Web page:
Puerto Rican Fighters and The Garden: A Perfect Match

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By Christian Giudice
christiangiudice@hotmail.com
Over the years, Puerto Rican fighters have established such a strong connection with fighting at boxing’s mecca, Madison Square Garden, that they deserve a small pocket of the magnificent fight venue reserved specifically for them. Most notably, in 1972, lightweight challenger Esteban DeJesus stepped into the Garden and dethroned the great Roberto Duran in a virtuoso performance. For the first time in his life, Duran faced a challenger who could both dictate the pace of the fight and counter his aggressive ambushes. Nevertheless, Duran learned from and avenged the defeat with two convincing stoppages over the next six years.
Decades earlier, in 1956, Jose “Chegui” Torres paved the way for DeJesus and other fighters to leave their mark when he won the WBC and WBA versions of the World Light Heavyweight title with an early knockout of Willie Pastrano. The argument could be made that no Puerto Rican had the same social impact as Torres who seamlessly transitioned into the literary and political spectrum.
It wasn’t long after DeJesus made his presence known at the Garden that another Puerto Rican prospect with a startling blend of speed and power made his professional debut– Wilfredo “Bazooka” Gomez. In 1974, Gomez, who trained out of and adopted Panama as his second home, made his professional debut at the Gimnasio Nuevo Panama against Jacinto Fuentes. Five years later, Gomez made his Garden debut a memorable one by making quick work of Nestor “Baba” Jimenez. Five months after shocking the boxing world with an easy stoppage of the great Carlos Zarate, Gomez only needed five rounds to stop Jimenez as he utilized an impressive combination to close the show. The fight was supposed to be a tuneup for an eventual showdown with Danny Lopez, but it never materialized.
While Gomez had 24 professional bouts before making his Garden debut, a young, powerful Felix Trinidad entered the boxing haven at age 24. Trinidad was 30-0 when he faced and demolished Troy Waters in one round on August 23, 1997 in a light middleweight bout. The Waters fight acted as a steppingstone for Trinidad, who would establish himself as a Garden favorite over the next decade. While DeJesus and Gomez overwhelmed their opponents with constant pressure and relied on an accumulation of punches to hurt their opponents, the crowd-pleasing Trinidad often needed only one punch. Fortunately for fight fans, Trinidad had such a vast array of knockout punches – hooks to the body and to the head as his specialties – as his power and personality made him extremely hard to replace in the pantheon of Puerto Rican legends upon his retirement.

For many boxing fans, Miguel Cotto picked up where Trinidad left off. He accepted the mantle and started to build a boxing resume that rivaled his countrymen. Cotto had already won the super lightweight championship by the time he made his Garden debut on June 11, 2005 when he stopped Muhammad Abdullaev in nine rounds. Cotto established a loyal following on the East Coast as he made numerous appearances at the Garden and Atlantic City’s Boardwalk Hall.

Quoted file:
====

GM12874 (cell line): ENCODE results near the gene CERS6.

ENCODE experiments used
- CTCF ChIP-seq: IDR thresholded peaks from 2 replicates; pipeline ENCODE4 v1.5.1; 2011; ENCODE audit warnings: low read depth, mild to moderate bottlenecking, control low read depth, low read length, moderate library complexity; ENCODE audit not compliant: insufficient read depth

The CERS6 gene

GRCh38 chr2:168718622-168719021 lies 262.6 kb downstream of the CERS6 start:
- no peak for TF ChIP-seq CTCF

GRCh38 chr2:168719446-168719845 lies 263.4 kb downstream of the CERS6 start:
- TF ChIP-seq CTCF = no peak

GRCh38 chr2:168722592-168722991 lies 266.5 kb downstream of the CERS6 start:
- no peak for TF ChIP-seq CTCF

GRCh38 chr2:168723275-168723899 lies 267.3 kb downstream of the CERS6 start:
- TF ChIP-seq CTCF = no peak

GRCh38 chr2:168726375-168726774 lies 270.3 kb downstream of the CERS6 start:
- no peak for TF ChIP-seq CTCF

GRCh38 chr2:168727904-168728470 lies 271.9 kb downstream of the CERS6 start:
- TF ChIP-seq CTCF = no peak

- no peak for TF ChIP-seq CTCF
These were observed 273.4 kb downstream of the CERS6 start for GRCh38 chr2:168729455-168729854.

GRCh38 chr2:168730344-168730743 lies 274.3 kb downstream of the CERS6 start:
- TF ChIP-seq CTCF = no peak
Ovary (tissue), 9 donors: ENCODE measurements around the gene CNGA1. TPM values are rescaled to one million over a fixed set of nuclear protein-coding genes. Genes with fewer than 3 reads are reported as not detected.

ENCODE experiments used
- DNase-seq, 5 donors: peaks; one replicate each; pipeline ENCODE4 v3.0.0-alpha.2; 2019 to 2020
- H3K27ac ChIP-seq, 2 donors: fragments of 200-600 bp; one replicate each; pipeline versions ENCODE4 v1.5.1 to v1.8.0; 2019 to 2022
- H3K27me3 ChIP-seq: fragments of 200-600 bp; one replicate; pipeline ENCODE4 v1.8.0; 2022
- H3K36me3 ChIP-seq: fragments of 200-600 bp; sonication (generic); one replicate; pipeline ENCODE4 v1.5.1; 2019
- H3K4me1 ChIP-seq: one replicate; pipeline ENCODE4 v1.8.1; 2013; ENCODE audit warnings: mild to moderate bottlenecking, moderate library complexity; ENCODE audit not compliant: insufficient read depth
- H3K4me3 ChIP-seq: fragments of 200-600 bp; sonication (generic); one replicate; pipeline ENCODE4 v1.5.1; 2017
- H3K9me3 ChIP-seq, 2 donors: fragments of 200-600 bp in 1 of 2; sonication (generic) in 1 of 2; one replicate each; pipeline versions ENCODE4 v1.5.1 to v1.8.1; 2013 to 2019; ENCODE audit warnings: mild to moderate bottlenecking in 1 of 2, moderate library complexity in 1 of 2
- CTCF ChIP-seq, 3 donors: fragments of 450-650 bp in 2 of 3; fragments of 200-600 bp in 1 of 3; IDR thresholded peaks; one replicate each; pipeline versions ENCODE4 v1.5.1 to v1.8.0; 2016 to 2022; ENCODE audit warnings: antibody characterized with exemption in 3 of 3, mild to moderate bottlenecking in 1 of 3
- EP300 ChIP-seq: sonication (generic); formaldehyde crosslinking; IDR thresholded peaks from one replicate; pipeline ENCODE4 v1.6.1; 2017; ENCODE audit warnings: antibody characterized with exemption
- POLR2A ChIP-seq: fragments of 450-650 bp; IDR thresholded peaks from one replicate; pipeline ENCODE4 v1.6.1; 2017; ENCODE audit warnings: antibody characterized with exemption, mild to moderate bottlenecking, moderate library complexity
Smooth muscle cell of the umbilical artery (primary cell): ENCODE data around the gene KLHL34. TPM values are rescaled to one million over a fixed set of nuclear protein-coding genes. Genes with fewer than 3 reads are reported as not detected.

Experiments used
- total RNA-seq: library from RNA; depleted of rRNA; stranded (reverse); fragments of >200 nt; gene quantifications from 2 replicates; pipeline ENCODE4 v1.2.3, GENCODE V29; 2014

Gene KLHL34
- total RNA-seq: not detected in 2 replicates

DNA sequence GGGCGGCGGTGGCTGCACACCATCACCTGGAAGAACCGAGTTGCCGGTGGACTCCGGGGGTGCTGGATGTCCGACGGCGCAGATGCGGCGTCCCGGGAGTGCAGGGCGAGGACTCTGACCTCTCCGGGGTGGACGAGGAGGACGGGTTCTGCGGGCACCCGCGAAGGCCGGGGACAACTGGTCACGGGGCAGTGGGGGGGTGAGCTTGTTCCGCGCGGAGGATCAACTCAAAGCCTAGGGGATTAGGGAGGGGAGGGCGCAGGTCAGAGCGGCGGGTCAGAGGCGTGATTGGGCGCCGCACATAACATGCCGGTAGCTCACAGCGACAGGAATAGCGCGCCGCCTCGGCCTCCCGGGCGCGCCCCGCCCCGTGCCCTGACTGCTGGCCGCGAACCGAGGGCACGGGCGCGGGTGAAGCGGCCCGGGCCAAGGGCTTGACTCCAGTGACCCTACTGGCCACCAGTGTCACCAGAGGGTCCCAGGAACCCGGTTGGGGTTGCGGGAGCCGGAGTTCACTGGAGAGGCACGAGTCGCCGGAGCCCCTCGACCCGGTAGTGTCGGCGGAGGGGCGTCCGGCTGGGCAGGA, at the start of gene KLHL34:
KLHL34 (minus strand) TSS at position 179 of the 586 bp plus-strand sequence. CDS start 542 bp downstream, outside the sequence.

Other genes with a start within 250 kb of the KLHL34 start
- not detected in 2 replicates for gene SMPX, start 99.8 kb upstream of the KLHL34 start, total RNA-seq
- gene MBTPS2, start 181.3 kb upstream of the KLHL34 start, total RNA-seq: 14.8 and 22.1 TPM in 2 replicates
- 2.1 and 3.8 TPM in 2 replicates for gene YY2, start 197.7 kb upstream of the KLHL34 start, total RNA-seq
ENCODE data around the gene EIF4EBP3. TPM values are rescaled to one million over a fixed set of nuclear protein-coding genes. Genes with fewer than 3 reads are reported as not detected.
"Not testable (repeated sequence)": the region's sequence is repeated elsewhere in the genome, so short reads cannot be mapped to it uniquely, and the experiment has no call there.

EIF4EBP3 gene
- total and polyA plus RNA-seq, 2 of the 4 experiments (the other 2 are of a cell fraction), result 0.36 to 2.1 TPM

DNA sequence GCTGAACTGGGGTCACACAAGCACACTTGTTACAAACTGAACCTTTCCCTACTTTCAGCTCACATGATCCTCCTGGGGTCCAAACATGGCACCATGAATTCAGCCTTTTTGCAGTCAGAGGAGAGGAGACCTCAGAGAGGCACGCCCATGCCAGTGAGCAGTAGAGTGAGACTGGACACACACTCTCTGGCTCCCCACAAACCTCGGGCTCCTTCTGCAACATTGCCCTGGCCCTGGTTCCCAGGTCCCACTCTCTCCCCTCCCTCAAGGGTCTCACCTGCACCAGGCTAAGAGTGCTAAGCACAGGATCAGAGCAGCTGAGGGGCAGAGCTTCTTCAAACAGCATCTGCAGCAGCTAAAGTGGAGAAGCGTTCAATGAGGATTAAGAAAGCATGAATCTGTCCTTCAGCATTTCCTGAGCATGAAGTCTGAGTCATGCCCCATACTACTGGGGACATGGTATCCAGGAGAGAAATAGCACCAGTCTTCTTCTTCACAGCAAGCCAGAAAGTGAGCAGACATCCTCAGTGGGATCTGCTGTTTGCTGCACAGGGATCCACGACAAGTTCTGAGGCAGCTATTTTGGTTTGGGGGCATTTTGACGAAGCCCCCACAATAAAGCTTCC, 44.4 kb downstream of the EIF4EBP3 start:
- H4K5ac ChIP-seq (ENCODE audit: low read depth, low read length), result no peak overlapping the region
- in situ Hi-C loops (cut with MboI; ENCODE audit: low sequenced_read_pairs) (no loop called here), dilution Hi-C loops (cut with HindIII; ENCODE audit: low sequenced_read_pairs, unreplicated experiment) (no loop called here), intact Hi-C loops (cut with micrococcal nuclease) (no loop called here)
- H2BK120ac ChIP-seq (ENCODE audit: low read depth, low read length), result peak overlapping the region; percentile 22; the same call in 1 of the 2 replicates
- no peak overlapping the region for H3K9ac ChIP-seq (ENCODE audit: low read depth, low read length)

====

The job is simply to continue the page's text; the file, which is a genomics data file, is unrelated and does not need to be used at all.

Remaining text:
First it was Torres, DeJesus, Gomez, Trinidad, Cotto, and now is the time to add Felix Verdejo to the list. Tonight Verdejo continues along his boxing path when he faces undefeated Ivan Najera (16-0, 8 KOs) in a 10-round lightweight bout. Making his Garden debut, Verdejo has exhibited a unique penchant for speed and power. Verdejo is well aware of what it means to be fighting at the Garden. Trainer and mentor Ricky Marquez has been a calming presence for the young fighter as he heads into his eighteenth professional fight. Fighting for the first time at the Garden can be overwhelming for any fighter, but Verdejo learns a little about himself from each fight.
“Since I was a kid, Ricky (Marquez) always told me about when he won the New York Golden Gloves lightweight championship,” said Verdejo, “and then Tito Trinidad and Miguel Cotto showed me the way to represent our island in the Garden and around the world.”
In his last fight, Verdejo showed patience against Marco Antonio Lopez before he ended the fight in violent fashion in the fifth round.
“Patience is one of the things Ricky always emphasizes and now, I think, it’s one of my biggest weapons because I used to be overanxious in my first couple bouts,” said Verdejo.
In a couple hours, Verdejo steps in against his toughest opponent to date. Najera is a fighter who will come forward and has decent speed. Similar to so many of the Puerto Rican fighters who came before him, Verdejo has developed a vaunted left hook that he has perfectly set up in previous performances. It’s hard to imagine a more ideal situation as Verdejo fights for his people one night and then represents them the next day in the Puerto Rican parade.
“There is a lot more media coverage (here in NY),” said Verdejo. “I hope there will be a lot more Puerto Ricans coming to support me.”

 

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